In 1948, Ford (USA) introduced the F-1, F-2, F-3, etc. truck nomenclature. Ford of Canada took a modified tact. It used an “M” for the Mercury, in the place of the “F,” but the numeral stood for the truck’s Gross Vehicle Weight rating, less the zeros. Thus, a Mercury M-68-designated 6800 pound GVW-corresponded to a Canadian Ford F-68. It got back in step in 1953 when Ford switched to the current F-100, F-250, F-350 numbering scheme with parallel M-100, M-250, M-350 designations for the Mercury.

The mechanicals of both Canadian built truck brands were virtually identical. Because of a smaller Canadian market, (Ford of Canada roughly sold one-tenth as many trucks as its US parent). Canadian buyers had a smaller menu to choose from in terms of models, ratings and power-plants. While American Fords got an all-new overhead valve V8 in 1954, the venerable flathead V8 soldiered on for another year in Canadian Fords, Meteors, and Mercury trucks. Until 1956, only V8 engines were installed in all Canadian Ford cars and trucks, since no six-cylinder Ford engines were produced in Canada until the 223- cid six appeared in 1956.

Ford’s other commercial-oriented vehicles were also disguised a bit when they showed up in Lincoln-Mercury-Meteor showrooms. For years, Ford offered car-based sedan deliveries, called the Courier. There were Meteor versions as well. When the Ranchero pickup car debuted in 1957, a Meteor Ranchero was offered in Canada and would be for several years.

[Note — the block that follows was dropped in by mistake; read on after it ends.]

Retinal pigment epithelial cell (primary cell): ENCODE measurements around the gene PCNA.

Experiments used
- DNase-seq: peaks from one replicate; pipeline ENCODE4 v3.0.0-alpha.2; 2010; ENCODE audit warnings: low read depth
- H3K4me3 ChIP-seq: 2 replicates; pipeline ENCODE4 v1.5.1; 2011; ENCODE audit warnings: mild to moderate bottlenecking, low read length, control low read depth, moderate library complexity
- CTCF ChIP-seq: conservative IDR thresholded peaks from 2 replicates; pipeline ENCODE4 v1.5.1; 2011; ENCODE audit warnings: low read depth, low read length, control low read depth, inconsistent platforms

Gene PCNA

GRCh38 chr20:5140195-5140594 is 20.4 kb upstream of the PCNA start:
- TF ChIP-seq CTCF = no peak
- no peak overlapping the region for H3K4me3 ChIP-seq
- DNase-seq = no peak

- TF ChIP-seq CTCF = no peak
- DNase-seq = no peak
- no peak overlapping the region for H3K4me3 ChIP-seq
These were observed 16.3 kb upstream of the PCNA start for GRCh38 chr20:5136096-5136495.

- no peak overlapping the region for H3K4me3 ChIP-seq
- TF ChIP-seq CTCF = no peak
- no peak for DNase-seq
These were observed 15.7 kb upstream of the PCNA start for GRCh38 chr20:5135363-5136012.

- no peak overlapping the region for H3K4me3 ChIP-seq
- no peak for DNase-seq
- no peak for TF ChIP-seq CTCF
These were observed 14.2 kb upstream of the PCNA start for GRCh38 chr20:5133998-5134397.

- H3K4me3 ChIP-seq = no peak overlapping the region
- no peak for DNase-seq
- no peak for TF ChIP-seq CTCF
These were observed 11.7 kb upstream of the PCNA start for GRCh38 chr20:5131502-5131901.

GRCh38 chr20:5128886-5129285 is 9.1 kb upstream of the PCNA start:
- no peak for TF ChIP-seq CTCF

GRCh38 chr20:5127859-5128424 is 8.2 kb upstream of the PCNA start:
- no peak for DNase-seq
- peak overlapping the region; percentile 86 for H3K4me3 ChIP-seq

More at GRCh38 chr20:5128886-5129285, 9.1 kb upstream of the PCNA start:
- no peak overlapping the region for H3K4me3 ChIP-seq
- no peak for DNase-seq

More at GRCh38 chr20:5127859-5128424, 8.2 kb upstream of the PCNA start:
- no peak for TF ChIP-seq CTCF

The need for a dual marketing network was eliminated with the Automotive Trade Agreement signed by the United States and Canada in 1965. The free-flow across the border brought the phase-out of the Mercury trucks by March 23, 1968. In the interim, vehicles like the Mercury ME-100 Econoline vans, pickups and mini buses were produced in Lorain, Ohio. The Ontario Truck Plant sent some of its product to the Northeast United States. Of course they wore the Ford rather than Mercury logos.

This setup was not unique to Ford. Pontiac dealers in Canada sold lower-priced Pontiac's that were essentially Chevrolet's with Pontiac styling features. Canadian Dodge-DeSoto dealers offered a Plymouth based Dodge model and Chrysler-Plymouth dealers sold Fargo trucks that followed the cloning philosophy of the Ford-built Mercury trucks.

cobrajoe 07-28-2019 01:19 PM

Dennis94 07-28-2019 05:18 PM

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Just a little bit of history I came across sometime ago. Just a photo copy of the original.

cobrajoe 07-28-2019 06:59 PM

Unfortunately, all the beaches in Truro like this...

all have these "Public Service Announcements" like this now...

67galax 07-28-2019 08:33 PM

Jeremy Cooksey 07-29-2019 10:13 AM

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Was in another thread talking about builds and dug up a couple of shots of my old 1962 Ford Ranchero. Man, I miss that little sucker!

Dennis94 07-29-2019 12:19 PM

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Just a random picture of my home made skip plate to reach my 70th post! Woo Hoo!!

oshere 07-29-2019 02:57 PM

And why not? You have a great looking skid plate. ;-)

Sent from my SM-N920V using Tapatalk

Jeremy Cooksey 07-30-2019 08:29 AM

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Scored a nice new dashpad from another FSB member last night. Thanks @GetBent4x4 for the great part and price

Frank Lanzisera 08-02-2019 06:27 PM

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Playing trucks with the grandson in the man cave on a rainy afternoon

cobrajoe 08-02-2019 09:14 PM